The question mentions case insensitive street names thus we need to lower() or upper() all the street names. Let’s use lower case for this question. Also, the first element of the list should be a word so in cases where the first element is a digit, then we take the next element. Below is the code implemented for this.

df['street'] = df['business_address'].apply(lambda x: x.split(' ')[1].lower() if str(x.split(' ')[0][0]).isdigit() == True else x.split(' ')[0].lower())

Now find the number of non-uniques street names. After the group by function, the data is converted to a series and thus, we need to_frame function to convert it back to a data frame. Let’s give the name to the number of streets as ‘n_street’ and sort it in descending order by using the sort_values function.

result = sf_restaurant_health_violations.groupby('business_postal_code')['street'].nunique().to_frame('n_street').reset_index().sort_values(by='business_postal_code', ascending=True).sort_values(by='n_street',ascending=False)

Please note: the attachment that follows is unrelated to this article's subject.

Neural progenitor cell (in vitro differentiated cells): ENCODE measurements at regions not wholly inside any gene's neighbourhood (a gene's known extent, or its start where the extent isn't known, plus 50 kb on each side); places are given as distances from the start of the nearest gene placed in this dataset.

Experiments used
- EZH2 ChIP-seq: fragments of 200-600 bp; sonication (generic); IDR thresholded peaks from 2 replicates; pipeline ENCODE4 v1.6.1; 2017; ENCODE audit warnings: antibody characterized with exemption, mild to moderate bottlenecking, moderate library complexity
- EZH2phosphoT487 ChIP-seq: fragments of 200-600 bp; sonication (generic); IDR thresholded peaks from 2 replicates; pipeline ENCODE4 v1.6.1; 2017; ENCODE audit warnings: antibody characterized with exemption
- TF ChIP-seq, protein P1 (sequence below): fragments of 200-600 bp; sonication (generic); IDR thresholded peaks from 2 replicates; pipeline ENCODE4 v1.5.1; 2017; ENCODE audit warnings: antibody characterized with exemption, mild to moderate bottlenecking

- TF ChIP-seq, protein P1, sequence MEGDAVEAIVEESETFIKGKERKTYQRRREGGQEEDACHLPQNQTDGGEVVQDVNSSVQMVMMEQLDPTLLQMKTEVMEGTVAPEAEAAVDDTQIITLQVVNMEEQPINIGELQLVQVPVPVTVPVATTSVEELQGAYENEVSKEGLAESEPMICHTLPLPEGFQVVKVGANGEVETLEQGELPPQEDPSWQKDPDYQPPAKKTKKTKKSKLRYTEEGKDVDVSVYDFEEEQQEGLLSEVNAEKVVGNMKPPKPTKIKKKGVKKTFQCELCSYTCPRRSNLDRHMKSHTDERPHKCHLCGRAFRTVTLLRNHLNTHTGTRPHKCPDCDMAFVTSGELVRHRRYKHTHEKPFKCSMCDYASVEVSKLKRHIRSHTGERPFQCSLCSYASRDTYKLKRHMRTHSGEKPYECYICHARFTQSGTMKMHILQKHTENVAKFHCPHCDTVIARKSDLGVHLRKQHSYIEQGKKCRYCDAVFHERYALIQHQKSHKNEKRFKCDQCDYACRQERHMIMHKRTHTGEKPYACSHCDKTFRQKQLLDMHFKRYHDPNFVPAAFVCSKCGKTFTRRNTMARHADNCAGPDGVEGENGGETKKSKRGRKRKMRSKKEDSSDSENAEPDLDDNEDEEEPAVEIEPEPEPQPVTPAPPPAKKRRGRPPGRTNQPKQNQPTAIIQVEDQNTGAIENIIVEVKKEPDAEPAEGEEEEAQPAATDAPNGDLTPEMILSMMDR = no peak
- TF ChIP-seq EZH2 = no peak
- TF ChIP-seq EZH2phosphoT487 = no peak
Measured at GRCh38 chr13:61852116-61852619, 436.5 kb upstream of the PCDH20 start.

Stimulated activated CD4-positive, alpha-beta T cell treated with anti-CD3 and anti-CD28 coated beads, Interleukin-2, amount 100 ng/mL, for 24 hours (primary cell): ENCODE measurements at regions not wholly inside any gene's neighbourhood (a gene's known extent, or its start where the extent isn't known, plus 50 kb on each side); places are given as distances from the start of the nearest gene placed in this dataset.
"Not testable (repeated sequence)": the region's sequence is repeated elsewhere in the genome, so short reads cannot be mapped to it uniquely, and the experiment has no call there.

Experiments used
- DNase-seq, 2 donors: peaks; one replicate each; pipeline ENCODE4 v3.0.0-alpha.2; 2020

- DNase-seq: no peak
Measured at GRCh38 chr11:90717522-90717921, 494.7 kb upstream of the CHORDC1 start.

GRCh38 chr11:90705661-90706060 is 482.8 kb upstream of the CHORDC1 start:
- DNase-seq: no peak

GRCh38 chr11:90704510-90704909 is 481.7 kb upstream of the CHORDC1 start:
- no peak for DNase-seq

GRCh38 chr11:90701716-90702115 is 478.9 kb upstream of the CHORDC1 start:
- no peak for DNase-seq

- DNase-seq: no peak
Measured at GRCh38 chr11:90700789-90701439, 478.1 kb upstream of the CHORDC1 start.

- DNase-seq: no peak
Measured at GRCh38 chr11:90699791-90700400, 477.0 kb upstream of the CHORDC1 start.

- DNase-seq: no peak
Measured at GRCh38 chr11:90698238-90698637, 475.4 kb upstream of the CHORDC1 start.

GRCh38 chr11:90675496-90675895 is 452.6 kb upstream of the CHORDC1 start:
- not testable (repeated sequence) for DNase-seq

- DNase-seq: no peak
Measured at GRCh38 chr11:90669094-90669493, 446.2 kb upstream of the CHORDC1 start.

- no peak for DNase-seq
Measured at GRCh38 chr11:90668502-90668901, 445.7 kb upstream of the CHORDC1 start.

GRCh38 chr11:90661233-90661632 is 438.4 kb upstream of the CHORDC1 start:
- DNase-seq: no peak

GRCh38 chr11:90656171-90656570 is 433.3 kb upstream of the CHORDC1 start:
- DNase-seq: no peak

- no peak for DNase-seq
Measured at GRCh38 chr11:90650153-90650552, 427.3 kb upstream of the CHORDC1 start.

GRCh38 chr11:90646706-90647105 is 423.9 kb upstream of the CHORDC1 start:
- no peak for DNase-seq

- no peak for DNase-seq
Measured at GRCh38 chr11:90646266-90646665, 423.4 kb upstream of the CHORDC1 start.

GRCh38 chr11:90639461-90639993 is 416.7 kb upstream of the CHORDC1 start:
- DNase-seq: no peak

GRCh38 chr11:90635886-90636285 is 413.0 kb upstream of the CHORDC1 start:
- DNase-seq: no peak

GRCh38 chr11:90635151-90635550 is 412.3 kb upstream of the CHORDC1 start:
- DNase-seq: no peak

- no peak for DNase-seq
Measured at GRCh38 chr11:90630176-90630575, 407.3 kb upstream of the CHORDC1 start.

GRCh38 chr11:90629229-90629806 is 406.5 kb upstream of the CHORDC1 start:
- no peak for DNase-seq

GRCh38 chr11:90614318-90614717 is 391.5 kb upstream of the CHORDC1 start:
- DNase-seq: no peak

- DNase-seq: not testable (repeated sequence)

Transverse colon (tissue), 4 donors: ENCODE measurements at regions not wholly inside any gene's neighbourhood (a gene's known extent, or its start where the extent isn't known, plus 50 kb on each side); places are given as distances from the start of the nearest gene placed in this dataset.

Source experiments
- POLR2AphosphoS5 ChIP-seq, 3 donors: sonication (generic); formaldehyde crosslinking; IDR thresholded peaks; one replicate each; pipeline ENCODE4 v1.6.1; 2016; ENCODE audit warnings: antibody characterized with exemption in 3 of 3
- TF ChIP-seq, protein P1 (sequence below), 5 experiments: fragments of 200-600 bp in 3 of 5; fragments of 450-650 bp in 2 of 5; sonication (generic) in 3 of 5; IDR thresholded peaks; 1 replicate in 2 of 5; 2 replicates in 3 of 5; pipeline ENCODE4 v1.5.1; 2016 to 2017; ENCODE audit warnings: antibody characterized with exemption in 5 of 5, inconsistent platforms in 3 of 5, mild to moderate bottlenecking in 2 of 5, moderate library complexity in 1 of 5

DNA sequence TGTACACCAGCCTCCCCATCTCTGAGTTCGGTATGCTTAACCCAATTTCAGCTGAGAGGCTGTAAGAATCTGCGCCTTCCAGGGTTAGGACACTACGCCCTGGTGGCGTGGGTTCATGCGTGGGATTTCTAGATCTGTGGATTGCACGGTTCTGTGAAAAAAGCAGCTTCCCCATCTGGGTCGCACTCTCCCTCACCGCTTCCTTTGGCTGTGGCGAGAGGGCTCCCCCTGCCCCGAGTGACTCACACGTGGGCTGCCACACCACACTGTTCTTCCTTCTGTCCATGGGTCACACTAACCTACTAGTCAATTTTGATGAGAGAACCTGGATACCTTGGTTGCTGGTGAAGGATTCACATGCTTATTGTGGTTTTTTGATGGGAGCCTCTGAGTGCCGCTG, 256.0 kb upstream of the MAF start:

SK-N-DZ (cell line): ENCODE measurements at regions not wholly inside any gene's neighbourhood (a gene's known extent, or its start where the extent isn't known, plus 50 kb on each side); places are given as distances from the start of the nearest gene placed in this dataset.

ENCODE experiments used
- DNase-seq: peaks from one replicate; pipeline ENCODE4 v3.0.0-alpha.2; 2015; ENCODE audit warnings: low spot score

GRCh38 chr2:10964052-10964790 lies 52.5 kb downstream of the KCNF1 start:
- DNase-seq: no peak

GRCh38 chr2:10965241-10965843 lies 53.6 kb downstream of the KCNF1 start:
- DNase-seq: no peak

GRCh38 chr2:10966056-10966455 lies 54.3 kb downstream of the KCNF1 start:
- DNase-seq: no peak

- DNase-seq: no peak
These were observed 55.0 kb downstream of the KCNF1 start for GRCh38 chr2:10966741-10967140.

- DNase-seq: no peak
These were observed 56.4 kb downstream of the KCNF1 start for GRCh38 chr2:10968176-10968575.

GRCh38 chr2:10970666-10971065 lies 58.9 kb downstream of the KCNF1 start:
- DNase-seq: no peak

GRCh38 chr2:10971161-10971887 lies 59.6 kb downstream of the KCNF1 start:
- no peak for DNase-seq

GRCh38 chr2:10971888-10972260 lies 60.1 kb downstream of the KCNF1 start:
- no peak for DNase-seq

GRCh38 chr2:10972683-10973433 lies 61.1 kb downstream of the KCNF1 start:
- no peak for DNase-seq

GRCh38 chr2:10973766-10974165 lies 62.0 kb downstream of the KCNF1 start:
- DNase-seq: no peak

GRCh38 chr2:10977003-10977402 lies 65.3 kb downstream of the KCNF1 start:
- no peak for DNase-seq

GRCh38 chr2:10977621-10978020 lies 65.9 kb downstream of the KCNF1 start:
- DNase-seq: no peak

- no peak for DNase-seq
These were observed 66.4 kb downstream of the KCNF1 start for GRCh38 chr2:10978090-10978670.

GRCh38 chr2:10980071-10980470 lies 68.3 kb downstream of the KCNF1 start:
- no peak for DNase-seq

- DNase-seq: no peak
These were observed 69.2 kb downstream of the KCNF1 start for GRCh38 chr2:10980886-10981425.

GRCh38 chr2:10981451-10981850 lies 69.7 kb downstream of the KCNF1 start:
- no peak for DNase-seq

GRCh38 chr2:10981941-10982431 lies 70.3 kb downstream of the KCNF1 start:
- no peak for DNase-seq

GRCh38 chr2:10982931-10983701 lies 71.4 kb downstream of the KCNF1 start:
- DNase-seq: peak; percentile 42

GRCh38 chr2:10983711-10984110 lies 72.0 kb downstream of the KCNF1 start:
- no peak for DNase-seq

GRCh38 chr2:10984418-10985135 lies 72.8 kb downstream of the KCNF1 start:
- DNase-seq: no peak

Final Code:

import pandas as pd

df = sf_restaurant_health_violations

df['street'] = df['business_address'].apply(lambda x: x.split(' ')[1].lower() 
                if str(x.split(' ')[0][0]).isdigit() == True else x.split(' ')[0].lower())
                
result = sf_restaurant_health_violations.groupby('business_postal_code')['street'].nunique().to_frame('n_street').reset_index().sort_values(by='business_postal_code', ascending=True).sort_values(by='n_street',ascending=False)

Code Output:

Solution for data engineer interview question from City of San Francisco

Python Data Engineer Interview Question #5: Consecutive Days

Link to the question: https://platform.stratascratch.com/coding/2054-consecutive-days

Question:

Python data engineer interview question from Salesforce

This question has one table as below.

sf_events

Dataset for data engineer interview question from Salesforce